Going Freelance Once Again

I mentioned last fall that I had taken the big plunge and taken on a full-time position at ErgoGroup in Norway. I have now quit that job, and to avoid speculation, I’d like to explain at least the outline of the reason.

First of all, the SharePoint team, including the bosses of the SharePoint and portal departments at Ergo, are a great bunch of people, highly skilled, passionate, and very friendly.

However, I have been working freelance for all my life, more or less, controlling every aspect of my work. I probably have grown too accustomed to that freedom to fit into a huge and highly regulated company like Ergo. What I expect from them isn’t always what they are able or willing to give, and when those expectations turn into needs, there is a conflict that we have not been able to resolve.

Ergo is not a bad company for most people – it’s just not right for me. Many people prefer the safety and predictability of such an environment and can live with sacrificing some freedom to get that.

I can’t, and that’s the reason why I am back as a freelance SharePoint consultant as of Friday, January 15.

Oh, and to any recruiters out there: Don’t even think about it.

.b

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My Father-in-Law is a Superhero!

This has absolutely nothing to do with SharePoint, but I’d like to mention it anyway: My father-in-law is a superhero. Here’s the story. Before you move on, however, know that there is some pretty graphic descriptions here, so if you have a weak stomach, or even a strong stomach, you may want to skip to another blog post. 

On Monday, December 7, 2009, my father-in-law, Øyvind Johansen, was alone in his kitchen making donuts, or at least a fairly similar Norwegian thing called smultringer. Smultringer are cooked in hot oil, which is a dangerous thing, but Øyvind is a very good chef and extremely careful.

Before I tell the story, I’d like to tell you a bit about Øyvind. He is one of the toughest people I know, and he always does what is best for everyone else, as you will shortly learn. He is caring beyond belief and never asks anything for himself. He is one of those honest, hard-working, kind, and gentle people that far too few people are fortunate enough to know.

Now, for reasons you will realize shortly, the events that happened this day are not clear in detail. However, what we know is this.

At some point, the oil overheated without Øyvind noticing. Perhaps he had his back turned or was in the opposite part of the kitchen getting the raw dough for cooking. The hot oil burst into flames, and as hot oil usually do, it burned vigorously. From the fire damage we saw that it had to be an extremely hot fire.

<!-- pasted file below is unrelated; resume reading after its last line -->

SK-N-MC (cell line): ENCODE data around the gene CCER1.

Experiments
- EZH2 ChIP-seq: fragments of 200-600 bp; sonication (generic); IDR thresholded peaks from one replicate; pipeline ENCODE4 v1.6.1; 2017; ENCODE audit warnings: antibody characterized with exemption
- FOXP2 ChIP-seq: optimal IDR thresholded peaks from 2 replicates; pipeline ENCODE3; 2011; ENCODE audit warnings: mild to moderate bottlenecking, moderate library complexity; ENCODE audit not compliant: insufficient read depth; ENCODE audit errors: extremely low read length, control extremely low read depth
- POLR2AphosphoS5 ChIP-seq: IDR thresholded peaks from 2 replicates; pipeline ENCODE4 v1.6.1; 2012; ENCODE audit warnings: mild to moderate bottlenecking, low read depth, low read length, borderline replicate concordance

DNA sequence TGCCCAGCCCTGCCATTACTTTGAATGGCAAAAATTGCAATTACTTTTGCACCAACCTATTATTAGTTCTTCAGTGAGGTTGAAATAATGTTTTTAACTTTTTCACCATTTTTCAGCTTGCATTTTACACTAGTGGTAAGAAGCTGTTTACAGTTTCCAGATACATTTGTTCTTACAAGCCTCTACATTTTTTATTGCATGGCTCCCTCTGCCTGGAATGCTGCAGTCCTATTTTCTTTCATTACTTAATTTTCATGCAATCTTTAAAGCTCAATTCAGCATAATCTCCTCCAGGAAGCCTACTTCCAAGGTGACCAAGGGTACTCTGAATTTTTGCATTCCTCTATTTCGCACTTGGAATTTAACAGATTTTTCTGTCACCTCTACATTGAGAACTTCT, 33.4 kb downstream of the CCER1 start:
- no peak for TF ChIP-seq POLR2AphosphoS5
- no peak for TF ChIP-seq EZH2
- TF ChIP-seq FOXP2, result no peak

Now, most people will then simply reach for the fire extinguisher or a fire blanket. For some reason, Øyvind was not able to do so. Perhaps the extinguisher, which was positioned just a few feet from the burning oil, was beyond reach, and he would have to run around the kitchen to reach it.

To make matters worse, the fan above the stove was pulling the flames up into the attic, increasing the chances of a full-blown fire.

I have no idea what went through Øyvind’s mind, but based on what I know of him, it might go something like this: “Hm… If the house burns down, we wont have any chance of celebrating Christmas here” So, without any kind of fear, but with a definite lack of rational thinking, he reached into the flames to get the pot with the burning oil away from the stove and also away from the fan.

Yeah, it’s real easy to say that it’s better to burn down a house than to risk your life trying to save Christmas, however, knowing what I know about Øyvind, that was never even once on his mind.

Somehow, and firefighters know this is difficult, he managed to put out the fire alone. At that point, the heat was so intense that the roof tiles had begin to boil. Quite literally, the tiles were boiling; we can see that from the damage to the roof. In addition, he had to do this while having third-degree burns on both of his arms up to the elbows in addition to first and second degree burns to his face and head. The pain must have been extreme, but at least the house was not ablaze.

This is where most people would be called heroes. After all, saving a house at the expense of extreme pain is a heroic act. However, that wasn’t enough for Øyvind. He probably thought that he was somehow to blame, so he wanted to clean up after himself.

Warning: This is where the graphic content begins.

First order of business, of course, is to call the insurance company, so with the melting skin dripping from his arms, he looked up the number for the insurance company and called them to say what had happened. He claims he didn’t use the computer to long on to the internet, and while that may be true, at least we know he sat in the chair in front of the computer because his oil-soaked foot-prints are all around that chair.

Then he went to begin the clean up, grabbing a bucket and a broomstick. He started filling it with water and pine-sol cleaner, and while doing so, tried getting some gloves on his hands, probably mostly to prevent the remainder of his skin contaminating the cleaning water. He didn’t succeed, however, as we saw when we looked at the water.